Do your research. Find an Educator…
As a purchaser or seller there are about 97 aspects and minuet details that occur during each transaction. It is the agents job to keep you informed and educate you of the process and to keep your expectations in line with what is actually happening during the transaction.
I know when I was building my first house, I had no idea what the process was going to be like and what to expect. I constantly thought, who was going to be my next call? What’s the next step in this process? I leaned heavily on Lou, Susan’s father for help. He was no novice at building houses. He told me exactly what step I needed to do next-call a plumber, get the electrician involved. Whatever his advice was, it helped me immensely. I had no clue how to do any of this until my father-in-law taught me.
Buyer and Sellers? They have no clue what happens after they get the contract.
They don’t know that within seven to ten days they should do a home inspection. They don’t know that two weeks after the home inspection, they should be calling in movers and calling their insurance company. Buyers and Sellers don’t know this because they don’t do it on a daily basis like we do. They don’t go through the trials and tribulations of being a Real Estate Agent like we do. They just don’t get it.
Sellers typically move three to four times in their lifetime; it isn’t frequent and so they forget the process. The most frequent complaints with Real Estate Agents are the lack of communication and education. They don’t inform. They forget to keep their clients in the know. This could easily be rectified if in the first few meetings the agent should inform the client of timeframes, lay out the facts, the process, in order to keep their clients in the know, so their clients can go back and reference it.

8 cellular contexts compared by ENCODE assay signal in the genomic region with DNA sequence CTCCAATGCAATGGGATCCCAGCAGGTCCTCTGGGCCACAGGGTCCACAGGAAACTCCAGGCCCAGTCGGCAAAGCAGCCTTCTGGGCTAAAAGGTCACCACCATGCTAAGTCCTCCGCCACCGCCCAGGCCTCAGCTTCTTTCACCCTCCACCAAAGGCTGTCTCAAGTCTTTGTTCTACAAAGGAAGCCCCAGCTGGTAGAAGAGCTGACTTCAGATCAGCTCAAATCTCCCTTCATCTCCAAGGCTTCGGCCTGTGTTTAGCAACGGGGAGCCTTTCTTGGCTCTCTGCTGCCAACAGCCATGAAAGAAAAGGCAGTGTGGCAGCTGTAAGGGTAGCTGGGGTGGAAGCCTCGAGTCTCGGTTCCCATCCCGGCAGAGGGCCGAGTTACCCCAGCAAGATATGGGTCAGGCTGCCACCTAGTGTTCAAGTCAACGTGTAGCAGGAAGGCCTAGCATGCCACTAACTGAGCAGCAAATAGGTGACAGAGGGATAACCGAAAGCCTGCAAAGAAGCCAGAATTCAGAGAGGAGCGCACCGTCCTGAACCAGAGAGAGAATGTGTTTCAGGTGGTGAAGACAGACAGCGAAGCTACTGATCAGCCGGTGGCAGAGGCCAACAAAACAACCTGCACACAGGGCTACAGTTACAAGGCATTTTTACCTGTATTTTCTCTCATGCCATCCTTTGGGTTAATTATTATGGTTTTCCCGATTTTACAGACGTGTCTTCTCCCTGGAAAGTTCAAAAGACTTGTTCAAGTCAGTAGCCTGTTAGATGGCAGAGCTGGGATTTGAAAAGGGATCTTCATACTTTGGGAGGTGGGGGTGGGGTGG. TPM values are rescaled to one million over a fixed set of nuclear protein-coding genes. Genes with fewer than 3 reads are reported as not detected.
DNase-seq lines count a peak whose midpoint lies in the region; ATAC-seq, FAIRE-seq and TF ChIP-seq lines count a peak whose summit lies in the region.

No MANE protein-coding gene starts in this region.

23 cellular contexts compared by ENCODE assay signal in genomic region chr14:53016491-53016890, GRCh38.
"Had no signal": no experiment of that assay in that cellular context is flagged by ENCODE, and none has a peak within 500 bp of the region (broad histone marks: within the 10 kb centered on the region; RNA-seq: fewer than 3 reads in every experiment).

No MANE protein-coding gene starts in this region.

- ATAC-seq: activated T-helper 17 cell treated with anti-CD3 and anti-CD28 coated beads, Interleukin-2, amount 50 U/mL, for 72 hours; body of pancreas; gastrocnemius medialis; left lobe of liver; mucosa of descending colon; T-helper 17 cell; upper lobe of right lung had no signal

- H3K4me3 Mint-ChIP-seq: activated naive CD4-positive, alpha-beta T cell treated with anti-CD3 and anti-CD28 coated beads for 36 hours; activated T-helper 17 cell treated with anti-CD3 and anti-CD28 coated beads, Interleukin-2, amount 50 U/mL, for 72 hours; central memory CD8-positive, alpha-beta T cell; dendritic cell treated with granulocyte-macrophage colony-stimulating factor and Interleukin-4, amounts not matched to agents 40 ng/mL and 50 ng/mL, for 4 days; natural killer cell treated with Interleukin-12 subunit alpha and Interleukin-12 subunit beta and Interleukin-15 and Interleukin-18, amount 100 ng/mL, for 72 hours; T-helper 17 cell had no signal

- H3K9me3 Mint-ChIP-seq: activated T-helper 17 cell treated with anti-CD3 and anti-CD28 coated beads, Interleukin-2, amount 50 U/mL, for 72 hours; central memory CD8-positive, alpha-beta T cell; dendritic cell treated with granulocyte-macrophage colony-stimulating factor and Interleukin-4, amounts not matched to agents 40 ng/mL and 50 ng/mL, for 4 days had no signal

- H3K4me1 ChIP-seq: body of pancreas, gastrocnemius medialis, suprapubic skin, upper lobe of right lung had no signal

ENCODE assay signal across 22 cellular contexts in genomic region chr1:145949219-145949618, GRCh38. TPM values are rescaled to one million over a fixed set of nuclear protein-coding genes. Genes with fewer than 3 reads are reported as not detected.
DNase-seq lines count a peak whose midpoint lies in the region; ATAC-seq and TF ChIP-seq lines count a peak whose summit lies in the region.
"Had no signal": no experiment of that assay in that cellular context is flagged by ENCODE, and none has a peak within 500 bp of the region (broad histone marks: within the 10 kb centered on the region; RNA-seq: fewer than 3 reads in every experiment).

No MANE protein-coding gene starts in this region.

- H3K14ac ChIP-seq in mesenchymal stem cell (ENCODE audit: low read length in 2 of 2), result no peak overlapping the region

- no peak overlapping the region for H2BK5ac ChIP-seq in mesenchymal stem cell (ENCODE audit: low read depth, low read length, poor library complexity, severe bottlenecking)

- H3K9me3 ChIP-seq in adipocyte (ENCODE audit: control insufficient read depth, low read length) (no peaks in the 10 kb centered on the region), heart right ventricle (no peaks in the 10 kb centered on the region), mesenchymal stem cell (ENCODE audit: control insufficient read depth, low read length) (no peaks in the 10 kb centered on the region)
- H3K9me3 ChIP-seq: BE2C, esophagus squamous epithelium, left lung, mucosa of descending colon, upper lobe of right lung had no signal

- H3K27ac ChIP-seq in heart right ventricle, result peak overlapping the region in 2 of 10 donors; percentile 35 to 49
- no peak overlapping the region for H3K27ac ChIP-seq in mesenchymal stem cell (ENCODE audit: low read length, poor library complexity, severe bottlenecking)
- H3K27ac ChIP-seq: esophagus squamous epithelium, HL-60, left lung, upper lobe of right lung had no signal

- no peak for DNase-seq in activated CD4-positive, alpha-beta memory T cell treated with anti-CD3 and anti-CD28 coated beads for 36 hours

When I first sit with a new Buyer or Seller, I typically can layout a timeframe for the process. I’ll remind them during the process what they need to do and how to do it. This doesn’t catch them off guard. It keeps them involved and educated. On the buying side, I’ve had Sellers not know that they had to be out of the house on settlement day. They didn’t understand the process and I blame this 100% on the Agent.
The lack of communication, the lack of instruction, the lack of attention to detail- I consider it the lack of caring.
It’s almost malpractice what these agents do, assuming that the Buyers and Sellers know what to do, suffering from the Curse of Knowledge. It’s like anything in life. The more you do it, the more immune you become to the process, taking for granted what clients should know. Reminding sellers, that they actually have to be moved out of their house by settlement day. Let them know the process from the beginning. People like to plan.
I think the number one thing that sets us apart- and I’m not perfect by any means, I mess up and sometimes I overlook things- is that our clients had a good understanding of the process of Buying and Selling. We have constant communication with our clients via text, email or phone call. Typically, with text, I can respond almost immediately a couple hours time. I don’t think I’ve ever had a client say that I wasn’t in constant contact with them and answered their questions in a timely manner.
But I digress…
Sorry for this more negative Story from The Street. Sue-Mart and I are extremely tired of having to do other agents’ jobs to make sure they’re taking care of their clients their “To-Do’s” so that there are no surprises for our clients. If there isn’t communication between the two agents, there is probably not communication between that Agent and their Client. Communication and education are key factors in the relationship between Agent and Client. Use the Amazon Approach when finding your Realtor. Research, Research, Research.